Diabetes and hypertension, the deadly duet: importance, therapeutic strategy, and selection of drug therapy

Cardiol Clin. 2005 May;23(2):139-52. doi: 10.1016/j.ccl.2004.06.006.


Large, placebo-controlled RCTs that involve only diabetic patients who have hypertension have not been performed. Subgroup analyses of hyper-tension control from several recent RCTs un-equivocally demonstrated greater benefit in diabetic populations (see Table 3) with ACE inhibitors, TDs, and CCBs. Treatment with fBs(atenolol) also was beneficial in diabetic patients who had hypertension in the actively-controlled UKPDS. The results of three RCTs support intensive BP control in diabetic patients (see Table 4). In these trials, diabetic patients gained more benefit than nondiabetic patients. Such an effect is consistent with the fact that diabetics are at higher risk for CV events. Although there are limited data from RCTs with head-to-head comparison of newer agents (eg,ACE inhibitors, ARBs, CCBs) to show that these drugs are better than diuretics and betaBs in reducing CV events by treating hypertension in the diabetic population, the available data support ACE inhibitors (and ARBs if ACE inhibitors are not tolerated) as an initial drug of choice in diabetic,hypertensive patients (see Table 5). Most diabetic patients require three or four drugs to control their BP to target range; as such, it is not necessary to justify the choice of any single class of drug. Tight BP control is cost-effective and is more rewarding than hyperglycemic control in diabetic,hypertensive patients. The optimal goal in diabetics should be to achieve BP that is less than 130/80 mm Hg. Appropriate action should be taken if BP is greater than 140/85 mm Hg. In subjects who have diabetes and renal insufficiency,the BP should be decreased to less than 125/75 mm Hg to delay the progression of renal failure. Limited data suggest that an ACE inhibitor or an ARB is the agent of choice, especially in patients who have proteinuria or renal insufficiency. betaBs can be the first-line agent in diabetics who have CAD. TDs and CCBs are the second line drugs.AAAs should be avoided. Most hypertensive patients require more than one agent to adequately control their BP. There is no evidence to support one combination regimen over the others, nevertheless, the combination of an ACE inhibitor with a TD or a fPB may be more beneficial and cost effective than other combinations in the diabetic population. Large outcome studies that compare different combination therapies in hypertensive,diabetic patients are needed.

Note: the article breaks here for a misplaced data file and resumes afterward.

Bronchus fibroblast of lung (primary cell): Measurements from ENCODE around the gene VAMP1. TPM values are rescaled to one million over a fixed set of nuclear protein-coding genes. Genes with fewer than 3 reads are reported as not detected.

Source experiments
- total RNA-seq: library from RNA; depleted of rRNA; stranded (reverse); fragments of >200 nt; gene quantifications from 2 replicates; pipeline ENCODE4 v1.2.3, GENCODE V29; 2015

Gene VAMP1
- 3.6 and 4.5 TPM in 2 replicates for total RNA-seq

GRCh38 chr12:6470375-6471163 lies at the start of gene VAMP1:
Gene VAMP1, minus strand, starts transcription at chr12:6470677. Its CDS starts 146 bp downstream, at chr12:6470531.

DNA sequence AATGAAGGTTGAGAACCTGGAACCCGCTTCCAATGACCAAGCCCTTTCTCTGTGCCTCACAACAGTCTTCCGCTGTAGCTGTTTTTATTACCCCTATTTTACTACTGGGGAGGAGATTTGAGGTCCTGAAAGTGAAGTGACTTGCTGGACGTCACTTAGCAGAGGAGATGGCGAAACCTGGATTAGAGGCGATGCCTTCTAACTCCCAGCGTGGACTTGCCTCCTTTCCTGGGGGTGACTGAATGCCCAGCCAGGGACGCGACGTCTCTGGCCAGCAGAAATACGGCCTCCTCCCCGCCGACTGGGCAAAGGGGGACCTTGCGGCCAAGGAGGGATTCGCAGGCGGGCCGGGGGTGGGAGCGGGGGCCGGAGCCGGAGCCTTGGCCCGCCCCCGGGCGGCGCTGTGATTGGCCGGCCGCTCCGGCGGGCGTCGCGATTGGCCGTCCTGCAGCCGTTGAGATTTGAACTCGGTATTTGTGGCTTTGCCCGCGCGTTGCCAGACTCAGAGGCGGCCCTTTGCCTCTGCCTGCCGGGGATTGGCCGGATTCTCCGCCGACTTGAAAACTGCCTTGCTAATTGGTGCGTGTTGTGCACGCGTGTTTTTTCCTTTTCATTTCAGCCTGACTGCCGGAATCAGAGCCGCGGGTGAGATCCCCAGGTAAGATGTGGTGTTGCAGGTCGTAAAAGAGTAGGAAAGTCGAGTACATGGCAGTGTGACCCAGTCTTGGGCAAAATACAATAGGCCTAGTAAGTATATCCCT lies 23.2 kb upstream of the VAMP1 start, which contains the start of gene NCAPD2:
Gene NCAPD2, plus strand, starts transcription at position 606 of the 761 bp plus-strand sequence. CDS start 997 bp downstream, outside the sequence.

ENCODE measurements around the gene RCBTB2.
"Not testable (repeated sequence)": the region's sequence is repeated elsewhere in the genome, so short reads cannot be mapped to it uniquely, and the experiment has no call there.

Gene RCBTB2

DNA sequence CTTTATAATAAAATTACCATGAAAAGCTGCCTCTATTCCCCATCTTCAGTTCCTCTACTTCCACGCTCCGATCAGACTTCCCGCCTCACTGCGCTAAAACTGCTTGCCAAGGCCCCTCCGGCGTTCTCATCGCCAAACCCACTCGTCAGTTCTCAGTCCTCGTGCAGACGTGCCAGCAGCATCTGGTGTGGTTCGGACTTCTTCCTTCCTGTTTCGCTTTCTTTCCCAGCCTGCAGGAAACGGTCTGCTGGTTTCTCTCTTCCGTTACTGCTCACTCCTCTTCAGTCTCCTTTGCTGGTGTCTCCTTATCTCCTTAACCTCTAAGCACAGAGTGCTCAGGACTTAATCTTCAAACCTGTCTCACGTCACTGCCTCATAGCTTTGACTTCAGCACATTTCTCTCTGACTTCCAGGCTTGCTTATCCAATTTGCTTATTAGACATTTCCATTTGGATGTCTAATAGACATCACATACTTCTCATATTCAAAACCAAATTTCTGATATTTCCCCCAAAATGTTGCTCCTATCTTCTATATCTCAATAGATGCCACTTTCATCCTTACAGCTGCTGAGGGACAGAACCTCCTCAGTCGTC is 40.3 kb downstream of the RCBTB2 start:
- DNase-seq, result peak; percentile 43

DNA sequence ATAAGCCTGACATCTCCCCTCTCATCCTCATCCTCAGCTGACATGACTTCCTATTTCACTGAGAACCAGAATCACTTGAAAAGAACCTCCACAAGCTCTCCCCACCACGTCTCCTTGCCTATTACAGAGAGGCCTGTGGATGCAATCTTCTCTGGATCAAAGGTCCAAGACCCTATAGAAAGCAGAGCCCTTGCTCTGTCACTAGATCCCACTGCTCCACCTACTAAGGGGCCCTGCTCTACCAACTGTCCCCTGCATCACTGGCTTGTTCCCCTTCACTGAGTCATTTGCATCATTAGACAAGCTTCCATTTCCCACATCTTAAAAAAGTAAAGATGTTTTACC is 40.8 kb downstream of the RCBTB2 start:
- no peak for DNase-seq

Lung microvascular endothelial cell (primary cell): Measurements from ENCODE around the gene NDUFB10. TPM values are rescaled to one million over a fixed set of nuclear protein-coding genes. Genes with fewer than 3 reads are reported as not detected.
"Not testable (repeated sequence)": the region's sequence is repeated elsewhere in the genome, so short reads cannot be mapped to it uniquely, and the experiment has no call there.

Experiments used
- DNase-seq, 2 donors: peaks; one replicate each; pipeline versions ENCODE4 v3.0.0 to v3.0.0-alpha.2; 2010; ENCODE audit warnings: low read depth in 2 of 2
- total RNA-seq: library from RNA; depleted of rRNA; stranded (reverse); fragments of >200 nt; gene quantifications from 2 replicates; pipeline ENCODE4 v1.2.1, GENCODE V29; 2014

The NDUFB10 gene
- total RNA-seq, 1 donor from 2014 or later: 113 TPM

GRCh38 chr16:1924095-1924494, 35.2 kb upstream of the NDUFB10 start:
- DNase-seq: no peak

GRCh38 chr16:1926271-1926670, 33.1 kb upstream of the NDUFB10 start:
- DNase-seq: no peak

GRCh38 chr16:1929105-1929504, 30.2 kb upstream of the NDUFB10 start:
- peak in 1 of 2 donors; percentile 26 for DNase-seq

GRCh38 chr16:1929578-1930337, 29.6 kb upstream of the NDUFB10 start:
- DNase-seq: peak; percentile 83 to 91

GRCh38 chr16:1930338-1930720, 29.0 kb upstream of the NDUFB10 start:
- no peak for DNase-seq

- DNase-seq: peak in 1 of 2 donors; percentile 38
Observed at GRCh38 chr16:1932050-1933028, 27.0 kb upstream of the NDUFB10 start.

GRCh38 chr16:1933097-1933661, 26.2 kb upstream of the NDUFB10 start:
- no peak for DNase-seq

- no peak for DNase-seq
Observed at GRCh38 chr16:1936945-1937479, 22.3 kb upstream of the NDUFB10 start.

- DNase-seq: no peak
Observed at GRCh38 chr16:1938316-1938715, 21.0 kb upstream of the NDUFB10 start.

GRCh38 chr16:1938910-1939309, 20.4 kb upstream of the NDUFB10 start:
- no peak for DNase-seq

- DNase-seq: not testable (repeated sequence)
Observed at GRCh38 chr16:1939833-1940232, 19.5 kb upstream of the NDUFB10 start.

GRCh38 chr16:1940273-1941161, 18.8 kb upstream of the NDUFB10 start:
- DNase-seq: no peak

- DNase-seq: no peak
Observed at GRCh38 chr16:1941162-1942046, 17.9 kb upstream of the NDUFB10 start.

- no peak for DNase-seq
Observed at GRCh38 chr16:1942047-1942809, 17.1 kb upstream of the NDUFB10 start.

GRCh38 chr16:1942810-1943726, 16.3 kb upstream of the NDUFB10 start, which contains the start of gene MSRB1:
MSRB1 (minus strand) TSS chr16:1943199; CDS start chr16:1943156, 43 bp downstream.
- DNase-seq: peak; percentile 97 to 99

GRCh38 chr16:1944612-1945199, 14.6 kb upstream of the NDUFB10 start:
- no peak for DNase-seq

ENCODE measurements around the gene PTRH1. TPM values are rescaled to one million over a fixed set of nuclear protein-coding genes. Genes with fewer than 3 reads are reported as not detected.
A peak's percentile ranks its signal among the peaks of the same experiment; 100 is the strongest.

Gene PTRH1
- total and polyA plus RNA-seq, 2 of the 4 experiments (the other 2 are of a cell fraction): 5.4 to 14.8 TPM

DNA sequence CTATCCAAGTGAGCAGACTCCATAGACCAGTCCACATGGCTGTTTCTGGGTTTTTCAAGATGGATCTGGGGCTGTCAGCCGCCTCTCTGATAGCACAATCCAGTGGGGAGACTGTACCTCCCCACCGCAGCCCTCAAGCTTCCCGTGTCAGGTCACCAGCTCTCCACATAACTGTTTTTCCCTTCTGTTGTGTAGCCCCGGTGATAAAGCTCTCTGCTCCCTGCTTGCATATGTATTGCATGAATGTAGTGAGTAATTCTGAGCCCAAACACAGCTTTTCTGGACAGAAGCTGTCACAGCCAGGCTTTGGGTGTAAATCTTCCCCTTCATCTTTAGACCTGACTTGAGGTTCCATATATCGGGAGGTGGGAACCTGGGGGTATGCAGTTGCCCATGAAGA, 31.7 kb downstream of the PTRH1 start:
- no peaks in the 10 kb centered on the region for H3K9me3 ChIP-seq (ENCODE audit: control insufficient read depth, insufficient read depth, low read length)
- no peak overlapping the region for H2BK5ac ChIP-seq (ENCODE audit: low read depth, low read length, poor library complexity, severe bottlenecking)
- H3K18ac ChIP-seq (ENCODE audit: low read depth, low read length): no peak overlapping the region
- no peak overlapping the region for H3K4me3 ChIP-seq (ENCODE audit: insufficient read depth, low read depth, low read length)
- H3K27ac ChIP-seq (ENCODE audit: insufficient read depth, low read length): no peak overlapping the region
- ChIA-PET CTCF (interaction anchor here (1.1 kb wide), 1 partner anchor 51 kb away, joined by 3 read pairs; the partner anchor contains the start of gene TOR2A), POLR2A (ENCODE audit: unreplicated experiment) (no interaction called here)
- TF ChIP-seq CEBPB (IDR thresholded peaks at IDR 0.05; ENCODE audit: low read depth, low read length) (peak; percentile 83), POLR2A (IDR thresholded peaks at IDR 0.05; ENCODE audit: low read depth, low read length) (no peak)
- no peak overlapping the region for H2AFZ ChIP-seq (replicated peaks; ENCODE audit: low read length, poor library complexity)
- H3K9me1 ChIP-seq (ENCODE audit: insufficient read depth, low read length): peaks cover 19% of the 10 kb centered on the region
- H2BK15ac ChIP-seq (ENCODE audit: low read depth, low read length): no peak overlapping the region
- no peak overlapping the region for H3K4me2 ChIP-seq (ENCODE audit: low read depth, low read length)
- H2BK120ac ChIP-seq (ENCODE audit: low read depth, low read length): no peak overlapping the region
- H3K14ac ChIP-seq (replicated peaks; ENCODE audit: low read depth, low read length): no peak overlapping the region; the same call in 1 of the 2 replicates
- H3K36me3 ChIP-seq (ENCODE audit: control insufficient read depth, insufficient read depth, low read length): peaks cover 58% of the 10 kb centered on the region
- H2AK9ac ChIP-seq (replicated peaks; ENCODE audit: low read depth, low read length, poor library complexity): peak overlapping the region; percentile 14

Publication types

  • Review

MeSH terms

  • Adrenergic alpha-Antagonists / therapeutic use
  • Adrenergic beta-Antagonists / therapeutic use
  • Angiotensin-Converting Enzyme Inhibitors / therapeutic use*
  • Benzothiadiazines
  • Blood Pressure / drug effects
  • Calcium Channel Blockers / therapeutic use
  • Captopril / therapeutic use
  • Diabetic Angiopathies / drug therapy*
  • Diuretics
  • Drug Therapy, Combination
  • Humans
  • Hypertension / drug therapy*
  • Sodium Chloride Symporter Inhibitors / therapeutic use


  • Adrenergic alpha-Antagonists
  • Adrenergic beta-Antagonists
  • Angiotensin-Converting Enzyme Inhibitors
  • Benzothiadiazines
  • Calcium Channel Blockers
  • Diuretics
  • Sodium Chloride Symporter Inhibitors
  • Captopril